Easter eggs again were totally unknown to me till my early thirties. I had imagined that easter eggs were some kind of pastry made to look like eggs till then. When I was posted to a small  town in Kerala in the mid seventies, the local baker had made easter eggs for easter and that was the first time that I understood what they meant.

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34 Responses to Of Easter Eggs And Hot Cross Bunnies

  1. shackman says:

    I always enjoy your non-western take on western things. It seems Easter and the things celebrated have pagan origins – a similar them to many things Christia I do not care for hot cross anything but had a lot of fun with my kids and now grandkids when it comes to Easter eggs.

  2. Dunnasead says:

    Make that two, Ramana. It’s always fascinating how other cultures do things, and see our customs. As for the Easter eggs- the Germans have what they call present eggs- about the size of a large softball and consisting of colored layers of different kinds of sweet gook. Good for a six month supply of after dinner sweets. Or dental visits. Glad everything is now straightened out on our pages. Can’t wait to write April Fools.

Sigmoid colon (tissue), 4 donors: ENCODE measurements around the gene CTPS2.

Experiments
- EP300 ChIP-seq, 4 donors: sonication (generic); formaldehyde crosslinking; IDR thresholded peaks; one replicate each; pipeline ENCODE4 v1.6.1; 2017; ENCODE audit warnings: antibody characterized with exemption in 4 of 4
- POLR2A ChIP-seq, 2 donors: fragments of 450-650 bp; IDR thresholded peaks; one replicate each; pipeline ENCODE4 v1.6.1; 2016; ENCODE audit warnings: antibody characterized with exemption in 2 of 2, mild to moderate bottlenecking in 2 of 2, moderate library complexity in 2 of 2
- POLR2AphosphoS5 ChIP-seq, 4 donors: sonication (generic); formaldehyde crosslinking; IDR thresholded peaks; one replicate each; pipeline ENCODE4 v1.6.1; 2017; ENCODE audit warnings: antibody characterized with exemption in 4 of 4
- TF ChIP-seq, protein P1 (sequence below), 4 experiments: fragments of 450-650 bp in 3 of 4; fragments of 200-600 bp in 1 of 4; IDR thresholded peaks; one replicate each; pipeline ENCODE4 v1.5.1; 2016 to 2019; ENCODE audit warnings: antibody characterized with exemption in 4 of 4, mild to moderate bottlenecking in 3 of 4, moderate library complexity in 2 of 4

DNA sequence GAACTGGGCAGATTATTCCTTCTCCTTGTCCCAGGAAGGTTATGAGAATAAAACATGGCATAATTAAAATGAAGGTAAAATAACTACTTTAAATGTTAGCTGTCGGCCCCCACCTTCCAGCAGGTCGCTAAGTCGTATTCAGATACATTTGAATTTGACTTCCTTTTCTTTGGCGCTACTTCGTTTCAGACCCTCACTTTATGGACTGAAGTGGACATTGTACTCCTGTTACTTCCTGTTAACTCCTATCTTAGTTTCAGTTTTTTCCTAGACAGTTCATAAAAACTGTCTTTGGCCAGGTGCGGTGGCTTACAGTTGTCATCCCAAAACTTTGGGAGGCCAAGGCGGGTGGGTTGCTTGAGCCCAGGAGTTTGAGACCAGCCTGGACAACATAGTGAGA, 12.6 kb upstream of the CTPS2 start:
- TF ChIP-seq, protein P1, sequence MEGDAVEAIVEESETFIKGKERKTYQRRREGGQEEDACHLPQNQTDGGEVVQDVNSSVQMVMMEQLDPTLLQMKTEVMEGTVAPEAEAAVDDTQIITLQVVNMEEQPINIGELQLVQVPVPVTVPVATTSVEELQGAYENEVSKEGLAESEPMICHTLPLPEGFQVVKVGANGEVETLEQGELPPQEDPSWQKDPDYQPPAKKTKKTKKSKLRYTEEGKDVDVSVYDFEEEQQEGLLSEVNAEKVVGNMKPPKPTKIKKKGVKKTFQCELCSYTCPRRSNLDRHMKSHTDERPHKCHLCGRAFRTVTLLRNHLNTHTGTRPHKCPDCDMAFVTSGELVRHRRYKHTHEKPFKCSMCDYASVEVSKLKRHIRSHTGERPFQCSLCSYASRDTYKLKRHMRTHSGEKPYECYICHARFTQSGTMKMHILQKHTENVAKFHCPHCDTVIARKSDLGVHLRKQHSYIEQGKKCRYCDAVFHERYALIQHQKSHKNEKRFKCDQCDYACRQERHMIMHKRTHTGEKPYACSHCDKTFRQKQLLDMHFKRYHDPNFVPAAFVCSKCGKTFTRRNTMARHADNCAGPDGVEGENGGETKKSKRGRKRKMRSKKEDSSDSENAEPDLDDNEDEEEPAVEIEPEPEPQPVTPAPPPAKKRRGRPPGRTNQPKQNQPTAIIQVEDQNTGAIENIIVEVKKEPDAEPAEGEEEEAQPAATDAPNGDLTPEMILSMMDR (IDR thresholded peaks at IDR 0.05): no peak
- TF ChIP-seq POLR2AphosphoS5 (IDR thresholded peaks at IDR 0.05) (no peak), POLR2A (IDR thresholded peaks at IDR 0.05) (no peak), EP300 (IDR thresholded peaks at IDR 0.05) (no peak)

Dunnasead recently posted..And Gutenberg Lived Here: Of Easter Eggs And Hot Cross Bunnies

  3. wisewebwoman says:

    All based on eggs and fertility, pagan rituals, hot cross buns were more like Chelsea buns with icing on top.

    wisewebwoman recently posted..Joy. A Commoner’s Perspective. 1.

    • Oddly enough one of our local newspapers had an article elaborating on exactly this, earlier today and I found it quite fascinating. Ostara was apparently a Norse Goddess of fertility.

  4. tammy j says:

    i love that you know and also sang that nursery rhyme!
    i remember it well.
    but that little video of it was darling. i haven’t eaten many hot cross buns in my life.